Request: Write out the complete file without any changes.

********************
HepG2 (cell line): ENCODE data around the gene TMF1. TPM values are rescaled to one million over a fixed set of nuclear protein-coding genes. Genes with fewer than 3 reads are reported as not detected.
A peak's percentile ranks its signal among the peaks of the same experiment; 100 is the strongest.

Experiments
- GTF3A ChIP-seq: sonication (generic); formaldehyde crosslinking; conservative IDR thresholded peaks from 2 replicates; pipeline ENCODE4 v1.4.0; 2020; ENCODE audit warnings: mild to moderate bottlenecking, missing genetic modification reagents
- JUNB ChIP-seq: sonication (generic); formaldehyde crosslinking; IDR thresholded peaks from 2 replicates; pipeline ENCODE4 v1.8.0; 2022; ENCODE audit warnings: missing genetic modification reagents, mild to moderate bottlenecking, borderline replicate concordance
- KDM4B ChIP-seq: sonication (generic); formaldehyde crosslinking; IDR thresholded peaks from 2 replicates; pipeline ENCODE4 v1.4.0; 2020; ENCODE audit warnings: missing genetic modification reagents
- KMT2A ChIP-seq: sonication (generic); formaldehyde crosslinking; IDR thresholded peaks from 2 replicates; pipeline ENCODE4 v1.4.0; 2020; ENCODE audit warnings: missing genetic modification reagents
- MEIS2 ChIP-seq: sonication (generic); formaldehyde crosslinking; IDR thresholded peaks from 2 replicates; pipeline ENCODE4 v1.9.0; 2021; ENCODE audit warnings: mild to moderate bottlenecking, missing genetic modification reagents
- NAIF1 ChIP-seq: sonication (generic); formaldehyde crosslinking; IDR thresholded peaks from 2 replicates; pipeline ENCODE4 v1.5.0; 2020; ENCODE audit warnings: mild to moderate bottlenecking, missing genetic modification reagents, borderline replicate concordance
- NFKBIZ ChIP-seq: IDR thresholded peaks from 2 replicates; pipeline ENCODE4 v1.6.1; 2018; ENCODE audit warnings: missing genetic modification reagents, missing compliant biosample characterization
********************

HepG2 (cell line): ENCODE data around the gene TMF1. TPM values are rescaled to one million over a fixed set of nuclear protein-coding genes. Genes with fewer than 3 reads are reported as not detected.
A peak's percentile ranks its signal among the peaks of the same experiment; 100 is the strongest.

Experiments
- GTF3A ChIP-seq: sonication (generic); formaldehyde crosslinking; conservative IDR thresholded peaks from 2 replicates; pipeline ENCODE4 v1.4.0; 2020; ENCODE audit warnings: mild to moderate bottlenecking, missing genetic modification reagents
- JUNB ChIP-seq: sonication (generic); formaldehyde crosslinking; IDR thresholded peaks from 2 replicates; pipeline ENCODE4 v1.8.0; 2022; ENCODE audit warnings: missing genetic modification reagents, mild to moderate bottlenecking, borderline replicate concordance
- KDM4B ChIP-seq: sonication (generic); formaldehyde crosslinking; IDR thresholded peaks from 2 replicates; pipeline ENCODE4 v1.4.0; 2020; ENCODE audit warnings: missing genetic modification reagents
- KMT2A ChIP-seq: sonication (generic); formaldehyde crosslinking; IDR thresholded peaks from 2 replicates; pipeline ENCODE4 v1.4.0; 2020; ENCODE audit warnings: missing genetic modification reagents
- MEIS2 ChIP-seq: sonication (generic); formaldehyde crosslinking; IDR thresholded peaks from 2 replicates; pipeline ENCODE4 v1.9.0; 2021; ENCODE audit warnings: mild to moderate bottlenecking, missing genetic modification reagents
- NAIF1 ChIP-seq: sonication (generic); formaldehyde crosslinking; IDR thresholded peaks from 2 replicates; pipeline ENCODE4 v1.5.0; 2020; ENCODE audit warnings: mild to moderate bottlenecking, missing genetic modification reagents, borderline replicate concordance
- NFKBIZ ChIP-seq: IDR thresholded peaks from 2 replicates; pipeline ENCODE4 v1.6.1; 2018; ENCODE audit warnings: missing genetic modification reagents, missing compliant biosample characterization